Or maybe not , it could be they already planned to release a new beta version of ThinApp in november. VMware announced this news at VMworld 2009. The final release is planned for Q1 2010 a little late if you ask me.. since there are already some working versions out there: for instance check Rubens video.
Next to that i also found a nice howto that shows how to decompile Thinapp and Xenocode packages created by NickOn and a nice little script that executes Thinreg in a decent way with support for recursive folders (here).
As Mark pointed out in his earlier post: The VMware Thinapp team really needs to wake up… it’s not acceptable (from my point of view) to still not have Windows 7 support for you application virtualization product!!
Mark pointed me to an alternative called Xenocode: This is looks a LOT like Thinapp/Thinstall and works on Windows 7 as well
To get started, first go to www.xenocode.com and download the Virtual Application Studio.
When you fire up the VAS you get a wizard which provides you with 3 ways of virtualizing your application:
The first option allows users to easily virtualize an application using a template. This template contains all the settings for virtualizing an application. It’s as easy as next next finish . This is really awesome for organizations where you want your application support team to virtualize the application, as they don’t have to know in-depth how application virtualization works .
The second option allows users to virtualize an application the way we know it from VMware Thinapp. It first takes a snapshot of the computer, then prompts the user to install the application /set configuration options etc and then takes another snapshot and does a diff on the snapshots to determine what files and registry settings should be in the virtual application.
The third option allows users to manually specify the files/folders and registry settings that are required for this application to run (really useful when virtualizing your in-house developed applications, seeing as the developers know exactly what file should go where, and you don’t get any clutter from background processes etc.)
After you captured your application, you can easily include common runtimes from the runtimes tab (such as the .NET frameworks, java, flash etc)
The toolbar on the left side of the screen gives us access to the various parts of the virtual application, such as File system, Registry etc.
I’ts also possible to generate a MSI package for the virtual application for easier deployment using SCCM/MDT/GPO/Whatever you use to deploy your software to your users.
For troubleshooting your virtual application Xenocode provides a checkbox to Generate diagnostic-mode executable. Basically what this does is create an executable that will output logging in 3 log files next to the application, so if something is not working in your application, you can easily troubleshoot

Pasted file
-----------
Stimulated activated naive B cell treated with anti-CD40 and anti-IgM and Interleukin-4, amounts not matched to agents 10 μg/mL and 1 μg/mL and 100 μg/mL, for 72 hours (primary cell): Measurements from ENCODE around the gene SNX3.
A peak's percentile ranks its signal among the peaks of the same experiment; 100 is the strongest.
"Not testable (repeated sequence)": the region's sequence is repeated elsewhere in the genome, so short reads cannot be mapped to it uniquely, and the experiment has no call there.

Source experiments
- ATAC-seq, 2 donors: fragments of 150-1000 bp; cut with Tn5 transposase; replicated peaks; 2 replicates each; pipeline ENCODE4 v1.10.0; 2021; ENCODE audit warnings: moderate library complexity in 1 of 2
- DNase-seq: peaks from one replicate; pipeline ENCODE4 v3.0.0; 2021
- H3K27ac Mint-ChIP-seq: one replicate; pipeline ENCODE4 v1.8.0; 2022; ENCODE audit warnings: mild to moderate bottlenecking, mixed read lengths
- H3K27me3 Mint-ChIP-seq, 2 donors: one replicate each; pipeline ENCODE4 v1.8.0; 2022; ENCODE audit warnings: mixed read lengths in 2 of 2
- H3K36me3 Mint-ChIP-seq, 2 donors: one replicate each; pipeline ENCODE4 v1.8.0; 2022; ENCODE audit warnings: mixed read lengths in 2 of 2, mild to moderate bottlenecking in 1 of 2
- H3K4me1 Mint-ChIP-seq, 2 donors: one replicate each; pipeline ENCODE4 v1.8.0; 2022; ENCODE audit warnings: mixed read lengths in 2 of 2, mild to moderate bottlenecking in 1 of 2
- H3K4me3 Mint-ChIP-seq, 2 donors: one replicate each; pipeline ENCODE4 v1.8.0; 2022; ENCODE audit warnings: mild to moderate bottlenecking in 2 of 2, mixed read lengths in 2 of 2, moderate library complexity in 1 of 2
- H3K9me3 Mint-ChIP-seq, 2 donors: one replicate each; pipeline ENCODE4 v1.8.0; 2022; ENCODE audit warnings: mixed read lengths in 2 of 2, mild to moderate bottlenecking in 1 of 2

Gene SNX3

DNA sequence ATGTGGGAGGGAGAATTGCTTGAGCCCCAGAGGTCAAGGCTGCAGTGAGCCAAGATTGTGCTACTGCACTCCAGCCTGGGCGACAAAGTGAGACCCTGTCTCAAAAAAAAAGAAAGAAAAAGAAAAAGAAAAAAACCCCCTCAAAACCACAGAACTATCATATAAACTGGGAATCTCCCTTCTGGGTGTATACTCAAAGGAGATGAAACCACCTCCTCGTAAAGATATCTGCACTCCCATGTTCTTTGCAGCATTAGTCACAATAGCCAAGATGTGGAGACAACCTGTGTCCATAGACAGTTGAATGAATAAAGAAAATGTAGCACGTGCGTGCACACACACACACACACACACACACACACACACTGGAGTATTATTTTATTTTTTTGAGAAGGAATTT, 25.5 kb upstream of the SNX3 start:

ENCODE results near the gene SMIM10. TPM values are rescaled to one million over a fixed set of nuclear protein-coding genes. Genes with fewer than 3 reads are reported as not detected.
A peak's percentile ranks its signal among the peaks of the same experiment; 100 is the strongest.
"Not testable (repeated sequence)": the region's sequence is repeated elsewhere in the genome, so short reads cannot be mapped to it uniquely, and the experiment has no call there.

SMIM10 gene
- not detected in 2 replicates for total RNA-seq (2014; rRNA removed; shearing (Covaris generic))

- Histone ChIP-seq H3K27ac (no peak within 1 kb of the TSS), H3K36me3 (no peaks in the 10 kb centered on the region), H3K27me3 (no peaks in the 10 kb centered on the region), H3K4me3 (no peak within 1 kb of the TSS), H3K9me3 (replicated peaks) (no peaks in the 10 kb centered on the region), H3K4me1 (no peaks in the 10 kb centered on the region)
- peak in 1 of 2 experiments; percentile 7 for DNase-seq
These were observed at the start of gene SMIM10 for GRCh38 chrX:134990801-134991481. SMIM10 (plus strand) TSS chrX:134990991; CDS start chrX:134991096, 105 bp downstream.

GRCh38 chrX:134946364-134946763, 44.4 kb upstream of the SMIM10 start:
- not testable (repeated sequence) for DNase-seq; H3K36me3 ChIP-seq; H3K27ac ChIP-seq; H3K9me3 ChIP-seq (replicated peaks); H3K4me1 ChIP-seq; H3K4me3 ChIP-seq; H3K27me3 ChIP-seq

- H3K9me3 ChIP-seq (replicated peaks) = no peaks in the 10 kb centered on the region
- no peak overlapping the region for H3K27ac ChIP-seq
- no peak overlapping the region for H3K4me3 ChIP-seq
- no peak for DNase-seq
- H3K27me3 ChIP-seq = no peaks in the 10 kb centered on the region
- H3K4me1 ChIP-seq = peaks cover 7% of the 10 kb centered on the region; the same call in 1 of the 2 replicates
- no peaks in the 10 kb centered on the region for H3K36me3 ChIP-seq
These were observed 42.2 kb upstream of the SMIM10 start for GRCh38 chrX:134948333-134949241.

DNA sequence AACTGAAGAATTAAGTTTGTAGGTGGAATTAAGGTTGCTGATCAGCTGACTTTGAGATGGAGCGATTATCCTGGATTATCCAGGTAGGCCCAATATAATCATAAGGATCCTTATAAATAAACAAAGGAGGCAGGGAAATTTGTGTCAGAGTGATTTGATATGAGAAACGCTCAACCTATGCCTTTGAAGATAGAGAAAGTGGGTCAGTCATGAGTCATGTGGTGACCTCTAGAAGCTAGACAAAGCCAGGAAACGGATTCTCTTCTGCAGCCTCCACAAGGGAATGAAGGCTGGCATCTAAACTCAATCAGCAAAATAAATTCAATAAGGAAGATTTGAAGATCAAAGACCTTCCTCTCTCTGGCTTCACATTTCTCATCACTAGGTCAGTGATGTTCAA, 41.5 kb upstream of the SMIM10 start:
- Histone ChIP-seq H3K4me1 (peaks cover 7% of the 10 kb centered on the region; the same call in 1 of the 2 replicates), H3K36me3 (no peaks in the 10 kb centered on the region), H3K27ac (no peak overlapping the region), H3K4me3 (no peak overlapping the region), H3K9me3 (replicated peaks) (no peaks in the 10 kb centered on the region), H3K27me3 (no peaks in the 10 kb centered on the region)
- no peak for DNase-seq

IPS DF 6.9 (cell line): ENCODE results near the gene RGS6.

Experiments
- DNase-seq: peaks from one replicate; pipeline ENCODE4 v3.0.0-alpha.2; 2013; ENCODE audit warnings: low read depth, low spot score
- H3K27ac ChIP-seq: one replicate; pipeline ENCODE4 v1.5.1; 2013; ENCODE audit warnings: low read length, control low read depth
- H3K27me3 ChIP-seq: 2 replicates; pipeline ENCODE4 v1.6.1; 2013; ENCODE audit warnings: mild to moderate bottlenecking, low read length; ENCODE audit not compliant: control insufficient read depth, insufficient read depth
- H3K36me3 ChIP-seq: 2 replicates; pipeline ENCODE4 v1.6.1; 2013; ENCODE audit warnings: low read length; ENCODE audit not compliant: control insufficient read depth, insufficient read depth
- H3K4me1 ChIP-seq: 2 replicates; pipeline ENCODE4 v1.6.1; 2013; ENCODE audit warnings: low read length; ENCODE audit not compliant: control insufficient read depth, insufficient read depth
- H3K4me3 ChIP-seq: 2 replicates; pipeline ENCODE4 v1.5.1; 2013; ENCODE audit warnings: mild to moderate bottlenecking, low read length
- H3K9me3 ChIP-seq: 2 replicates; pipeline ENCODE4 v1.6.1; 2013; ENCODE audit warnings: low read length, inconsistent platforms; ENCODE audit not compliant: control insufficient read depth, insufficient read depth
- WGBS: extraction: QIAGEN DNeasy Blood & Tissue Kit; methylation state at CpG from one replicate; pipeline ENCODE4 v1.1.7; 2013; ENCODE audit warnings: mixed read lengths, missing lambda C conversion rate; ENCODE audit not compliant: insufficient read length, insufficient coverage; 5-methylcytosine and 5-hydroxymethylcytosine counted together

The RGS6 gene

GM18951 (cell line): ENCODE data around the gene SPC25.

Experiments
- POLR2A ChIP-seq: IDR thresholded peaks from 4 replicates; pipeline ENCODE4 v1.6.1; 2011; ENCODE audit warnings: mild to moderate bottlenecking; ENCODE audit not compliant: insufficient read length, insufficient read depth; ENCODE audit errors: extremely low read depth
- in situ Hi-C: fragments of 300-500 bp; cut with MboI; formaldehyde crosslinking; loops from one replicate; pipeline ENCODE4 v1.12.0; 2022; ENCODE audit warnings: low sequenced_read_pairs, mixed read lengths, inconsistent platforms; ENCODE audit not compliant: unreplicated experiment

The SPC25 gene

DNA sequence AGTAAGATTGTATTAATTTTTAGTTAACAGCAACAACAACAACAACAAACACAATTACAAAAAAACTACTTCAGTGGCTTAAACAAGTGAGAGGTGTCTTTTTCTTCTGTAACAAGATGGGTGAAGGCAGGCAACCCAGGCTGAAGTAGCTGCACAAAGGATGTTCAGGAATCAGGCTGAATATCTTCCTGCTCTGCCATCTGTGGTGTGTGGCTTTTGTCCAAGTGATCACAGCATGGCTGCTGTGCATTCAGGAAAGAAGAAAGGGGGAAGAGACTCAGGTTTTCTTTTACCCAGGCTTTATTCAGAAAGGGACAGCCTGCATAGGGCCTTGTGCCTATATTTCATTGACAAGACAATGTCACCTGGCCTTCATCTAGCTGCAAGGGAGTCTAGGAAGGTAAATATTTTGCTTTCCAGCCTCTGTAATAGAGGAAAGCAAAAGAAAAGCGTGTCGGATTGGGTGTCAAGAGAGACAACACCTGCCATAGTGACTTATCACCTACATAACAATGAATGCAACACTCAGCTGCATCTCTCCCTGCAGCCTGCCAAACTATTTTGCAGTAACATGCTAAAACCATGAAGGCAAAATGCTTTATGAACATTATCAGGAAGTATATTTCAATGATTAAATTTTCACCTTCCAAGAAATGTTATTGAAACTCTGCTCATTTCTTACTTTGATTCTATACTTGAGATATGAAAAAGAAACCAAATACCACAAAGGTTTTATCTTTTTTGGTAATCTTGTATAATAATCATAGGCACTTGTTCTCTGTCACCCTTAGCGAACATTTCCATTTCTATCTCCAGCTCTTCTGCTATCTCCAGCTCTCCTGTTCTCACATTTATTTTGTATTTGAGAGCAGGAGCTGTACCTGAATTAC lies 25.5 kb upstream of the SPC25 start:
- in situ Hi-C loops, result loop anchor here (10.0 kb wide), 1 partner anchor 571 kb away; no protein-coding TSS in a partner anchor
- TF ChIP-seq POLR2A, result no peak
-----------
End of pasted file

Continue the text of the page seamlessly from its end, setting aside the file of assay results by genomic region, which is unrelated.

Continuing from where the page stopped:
If you enabled it in your application settings (on by default) it’s also possible to pass command line switches to your application at startup time.
- /XEnv=Variable Name=Value Specifies additional environment variables. Multiple /XEnv arguments can be used to add additional environment variables.
- /XLayerPath=Layer Path Adds the given xlayer file into the virtual environment. Multiple /XLayerPath arguments can be used to add additional virtual layers.
- /XSandboxPath=Sandbox Path Specifies the path to be used for the application sandbox.
- /XShellEx=Command Specifies a shell execute command to be launched from within the virtual application environment. This option overrides any startup files specified in the virtual application configuration. Only one /XShellEx argument can be specified.
- /XShellExVerb=Command Verb Specifies the verb to be used in conjunction with the XShellEx command. The default verb is OPEN.
When dealing with middleware, in Thnapp we could specify an applink and with App-V we can use dynamic suiting to allow for interbubble communications. In Xenocode you don’t make an application for your middleware, but make it a component, which you can import in your applications.
Deploying Virtual Applications
Deployment of the virtual applications is done through a tool called XReg. This allow the administrator to control how the application is published to the user.
This can be done from a startup/logon script. This area needs some more work in my perspective, there’s not a nice and nifty GUI management interface as with App-V.
Also the possibility to create MSI’s makes deployment a bit easier, just use your favorite deployment method for your virtual applications.
Not the most fun part for us techies, but important for the ones who have to make the decisions about investments, and what application virtualization technology will be used.
The Xenocode Virtual Application Studio ISV Edition costs $1599
End-User licenses: $40 per seat.
Well that’s about it . As a final conclusion i think Xenocode is a real nice application virtualization product, it works easily and out of the box, users don’t have to know a lot about Windows and application when you just give them the right application templates . As with VMware Thinapp, the problem is how to distribute the applications to your clients, and how do you make sure that all users have the latest version of the virtualized application… well that’s something the Xenocode team needs to think about I guess.